Giving Iran the Store

Monday’s reported explosion at Iran’s secretive Parchin nuclear site – leaving two dead and shattering windows 12 kilometers away – is welcome news to those concerned about Tehran’s nuclear progress, but it’s likely a mere blip on what seems an increasingly smooth Iranian road to nuclear weaponry.

For a host of reasons, Washington is growing ever-more desperate for a nuclear deal through which to claim a diplomatic victory, while Tehran is growing less concerned about the ultimate outcome of the ongoing talks and, not surprisingly, more intransigent about offering new concessions.

That leaves Israel to ponder military action against Iran’s nuclear sites at a time when Iran’s leaders are lobbing new apocalyptic threats against the Jewish State and when Jerusalem is besieged on a host of other fronts: For instance, U.S.-Israeli relations are strained over West Bank settlements, Hamas is rearming in Gaza, and Islamic State group militants pose new threats near the Golan Heights.

U.S. desperation for a diplomatic triumph in the Middle East is understandable. All over the region, the chickens of Washington’s missteps of the past six years are coming home to roost. A president who was determined to flee Iraq as soon as possible and wind down U.S. wars rather than start them was forced to return to Iraq with military action (and extend it to Syria). A president who hoped to “lead from behind” was forced to step out front in order to rally the world against the Islamic State group.

President Barack Obama and Secretary of State John Kerry also hope a nuclear deal will further entice Iran, the region’s leading Shiite state, to join U.S.-led efforts to confront the Sunni radicals of the Islamic State group – even though, on nearby battlefields of late, Iranian-backed militias have killed hundreds of U.S. soldiers.

Nevertheless, the U.S. negotiating posture toward Iran remains rooted in fantasy over reality, for it reflects a set of misguided White House and State Department views about Tehran, its interests and its incentives.

The nearly one year since U.S.-led negotiators and Iran inked an interim nuclear deal last November has been marked by missed Iranian deadlines for action, followed by more U.S. concessions, followed by more Iranian intransigence, followed by more U.S. concessions.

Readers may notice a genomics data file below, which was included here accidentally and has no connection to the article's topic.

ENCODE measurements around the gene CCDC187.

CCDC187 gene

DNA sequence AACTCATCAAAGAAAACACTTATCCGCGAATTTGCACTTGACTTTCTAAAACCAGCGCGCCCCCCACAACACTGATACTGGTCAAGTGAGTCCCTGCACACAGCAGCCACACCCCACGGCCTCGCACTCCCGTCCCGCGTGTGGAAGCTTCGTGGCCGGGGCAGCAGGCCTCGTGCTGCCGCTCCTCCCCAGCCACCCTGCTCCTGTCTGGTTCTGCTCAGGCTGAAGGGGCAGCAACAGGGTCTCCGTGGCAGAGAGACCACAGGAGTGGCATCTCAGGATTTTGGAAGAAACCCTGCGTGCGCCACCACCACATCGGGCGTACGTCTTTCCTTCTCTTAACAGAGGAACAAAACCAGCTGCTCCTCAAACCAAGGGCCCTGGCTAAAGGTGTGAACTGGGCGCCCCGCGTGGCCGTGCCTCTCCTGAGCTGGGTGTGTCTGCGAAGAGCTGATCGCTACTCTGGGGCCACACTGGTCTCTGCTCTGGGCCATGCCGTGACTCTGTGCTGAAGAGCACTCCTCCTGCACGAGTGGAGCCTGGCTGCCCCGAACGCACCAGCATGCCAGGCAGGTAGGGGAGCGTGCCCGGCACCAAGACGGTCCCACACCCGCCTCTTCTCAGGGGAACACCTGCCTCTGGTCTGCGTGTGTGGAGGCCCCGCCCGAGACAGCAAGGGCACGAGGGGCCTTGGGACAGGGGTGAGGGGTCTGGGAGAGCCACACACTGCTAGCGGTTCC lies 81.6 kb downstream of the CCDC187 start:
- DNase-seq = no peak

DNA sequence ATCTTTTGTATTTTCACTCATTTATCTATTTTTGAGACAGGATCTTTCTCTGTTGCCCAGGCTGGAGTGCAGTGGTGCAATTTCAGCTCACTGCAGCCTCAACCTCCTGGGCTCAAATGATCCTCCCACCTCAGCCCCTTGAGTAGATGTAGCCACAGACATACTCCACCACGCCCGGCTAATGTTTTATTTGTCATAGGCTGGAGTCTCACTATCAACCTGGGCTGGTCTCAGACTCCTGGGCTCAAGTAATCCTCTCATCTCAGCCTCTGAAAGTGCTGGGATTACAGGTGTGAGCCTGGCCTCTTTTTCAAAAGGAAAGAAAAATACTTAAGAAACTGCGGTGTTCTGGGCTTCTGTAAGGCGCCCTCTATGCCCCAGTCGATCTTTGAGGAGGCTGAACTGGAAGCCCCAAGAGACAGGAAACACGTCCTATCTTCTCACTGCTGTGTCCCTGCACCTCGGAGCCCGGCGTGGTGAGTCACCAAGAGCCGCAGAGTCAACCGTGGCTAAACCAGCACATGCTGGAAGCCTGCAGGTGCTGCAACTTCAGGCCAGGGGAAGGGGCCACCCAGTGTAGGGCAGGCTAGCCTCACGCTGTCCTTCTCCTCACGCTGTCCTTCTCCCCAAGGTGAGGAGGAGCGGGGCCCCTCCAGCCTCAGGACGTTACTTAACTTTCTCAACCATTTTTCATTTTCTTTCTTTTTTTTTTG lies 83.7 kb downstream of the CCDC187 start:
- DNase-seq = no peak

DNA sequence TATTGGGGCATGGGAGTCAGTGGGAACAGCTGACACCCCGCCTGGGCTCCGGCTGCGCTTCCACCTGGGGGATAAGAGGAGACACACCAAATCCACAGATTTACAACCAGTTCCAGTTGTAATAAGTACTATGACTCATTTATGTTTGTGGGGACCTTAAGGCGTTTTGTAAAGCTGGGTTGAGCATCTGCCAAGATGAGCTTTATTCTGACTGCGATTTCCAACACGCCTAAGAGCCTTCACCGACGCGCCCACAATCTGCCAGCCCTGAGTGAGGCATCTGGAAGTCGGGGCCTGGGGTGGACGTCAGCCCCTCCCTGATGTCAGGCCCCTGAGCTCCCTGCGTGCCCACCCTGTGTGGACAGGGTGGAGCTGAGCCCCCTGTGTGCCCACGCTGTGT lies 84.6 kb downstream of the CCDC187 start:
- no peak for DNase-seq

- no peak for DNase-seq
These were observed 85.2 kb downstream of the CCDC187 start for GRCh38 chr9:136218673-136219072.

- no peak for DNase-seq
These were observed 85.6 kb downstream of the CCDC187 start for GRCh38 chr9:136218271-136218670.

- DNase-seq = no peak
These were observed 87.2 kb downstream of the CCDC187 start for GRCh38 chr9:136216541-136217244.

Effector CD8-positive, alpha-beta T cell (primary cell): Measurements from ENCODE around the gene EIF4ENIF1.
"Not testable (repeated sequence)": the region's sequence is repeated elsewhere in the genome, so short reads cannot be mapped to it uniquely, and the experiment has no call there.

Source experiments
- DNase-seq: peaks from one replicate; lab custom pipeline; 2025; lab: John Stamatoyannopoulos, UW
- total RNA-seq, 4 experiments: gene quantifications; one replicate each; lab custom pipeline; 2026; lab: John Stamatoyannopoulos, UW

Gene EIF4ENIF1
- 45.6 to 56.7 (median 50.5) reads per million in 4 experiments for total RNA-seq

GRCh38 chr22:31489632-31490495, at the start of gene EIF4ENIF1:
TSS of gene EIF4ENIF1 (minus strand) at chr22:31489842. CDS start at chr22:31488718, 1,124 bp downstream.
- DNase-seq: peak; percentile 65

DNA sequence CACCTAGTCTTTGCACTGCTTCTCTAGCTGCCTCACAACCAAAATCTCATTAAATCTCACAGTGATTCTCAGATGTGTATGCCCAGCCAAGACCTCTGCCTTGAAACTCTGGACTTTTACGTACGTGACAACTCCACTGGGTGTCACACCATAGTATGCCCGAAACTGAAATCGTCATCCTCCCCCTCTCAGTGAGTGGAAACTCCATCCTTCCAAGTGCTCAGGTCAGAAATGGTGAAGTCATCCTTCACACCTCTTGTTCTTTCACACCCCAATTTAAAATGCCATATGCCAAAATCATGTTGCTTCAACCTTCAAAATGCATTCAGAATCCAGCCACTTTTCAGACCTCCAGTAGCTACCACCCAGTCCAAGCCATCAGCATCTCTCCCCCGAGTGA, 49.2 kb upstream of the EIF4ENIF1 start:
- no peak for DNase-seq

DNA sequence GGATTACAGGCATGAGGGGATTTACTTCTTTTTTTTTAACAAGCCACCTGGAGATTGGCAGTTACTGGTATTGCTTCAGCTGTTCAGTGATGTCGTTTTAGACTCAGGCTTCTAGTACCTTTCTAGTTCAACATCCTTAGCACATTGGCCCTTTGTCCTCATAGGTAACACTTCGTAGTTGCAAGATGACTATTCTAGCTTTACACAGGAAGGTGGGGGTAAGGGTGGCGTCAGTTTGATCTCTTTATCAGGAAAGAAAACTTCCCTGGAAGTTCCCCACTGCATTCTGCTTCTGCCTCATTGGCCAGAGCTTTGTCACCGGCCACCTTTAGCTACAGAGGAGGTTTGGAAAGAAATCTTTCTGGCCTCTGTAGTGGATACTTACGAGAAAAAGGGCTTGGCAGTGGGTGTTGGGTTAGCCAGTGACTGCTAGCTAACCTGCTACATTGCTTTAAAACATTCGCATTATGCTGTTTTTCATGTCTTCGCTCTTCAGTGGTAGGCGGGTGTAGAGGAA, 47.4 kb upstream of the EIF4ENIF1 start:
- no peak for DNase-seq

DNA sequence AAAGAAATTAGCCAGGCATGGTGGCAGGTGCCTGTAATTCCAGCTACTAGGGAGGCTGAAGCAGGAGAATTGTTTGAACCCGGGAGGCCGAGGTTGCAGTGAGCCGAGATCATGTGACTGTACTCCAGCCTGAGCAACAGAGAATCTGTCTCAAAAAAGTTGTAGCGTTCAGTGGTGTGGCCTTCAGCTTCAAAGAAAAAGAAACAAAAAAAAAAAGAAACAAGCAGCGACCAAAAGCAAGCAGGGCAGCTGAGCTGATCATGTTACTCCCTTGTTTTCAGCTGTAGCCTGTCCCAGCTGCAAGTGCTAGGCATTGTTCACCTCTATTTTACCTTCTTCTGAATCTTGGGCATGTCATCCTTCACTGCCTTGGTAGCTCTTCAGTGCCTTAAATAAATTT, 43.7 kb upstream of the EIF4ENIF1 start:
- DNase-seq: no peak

Iran’s Supreme Leader, Ali Khamenei, insists that Tehran will not dismantle any of its 19,000 centrifuges, and he recently called for a 10-fold increase in his nation’s enrichment capacity. At the same time, Iran is developing more sophisticated centrifuges that, if installed, can enrich much more quickly.

In addition, the International Atomic Energy Agency reported that, despite Iran’s late 2013 promise to provide more transparency about its nuclear work, Tehran ignored an August 25 deadline to fully explain its past work in explosive technologies that have nuclear weapons applications.

Meanwhile, Washington has withdrawn its previous demand that Iran abandon all uranium enrichment, discarded its previous effort to restrain Iran’s burgeoning ballistic missile program as part of the negotiations, and offered to set a date after which all restrictions on Iran’s nuclear program would expire.

Now, for the ongoing talks, U.S. officials are considering whether to give Tehran a greater enrichment capacity under a negotiated deal. Specifically, they’re mulling whether to offer that Tehran keep half of its centrifuges running while reducing its stockpile of uranium gas, or that it keep the centrifuges in place while disconnecting the circuits and pipes to feed the uranium gas for processing.

Why Tehran would become more pliable in the face of more U.S. concessions, however, remains a mystery for two reasons.

First, the more Tehran digs in, the more desperate Washington becomes – not only privately but, more tellingly, publicly. With more U.S. concessions following more Iranian intransigence as predictably as night follows day, Tehran has no reason to change course.

Second, the sanctions relief that last year’s interim agreement provided to Iran has proved an economic boon, helping lift Iran from its dire straits and, in turn, further reducing Tehran’s incentive to negotiate.

Iran’s economy grew 4.6 percent in the first quarter of its calendar year (March 21 to June 21) compared to the same period a year earlier, according to official estimates from the Central Bank of Iran. In addition, as the watchdog group United Against Nuclear Iran has reported, inflation has fallen from 45 percent to 21 percent, Iran’s currency is up 11 percent, and its stock market index is up 57 percent.

Those concerned about Iran’s nuclear progress are left to wonder how much more Washington is willing to offer Iran in return for a deal – and whether that deal will do much of anything to restrain Iran’s nuclear program.

Lawrence J. Haas, former communications director for Vice President Al Gore, is a senior fellow at the American Foreign Policy Council.

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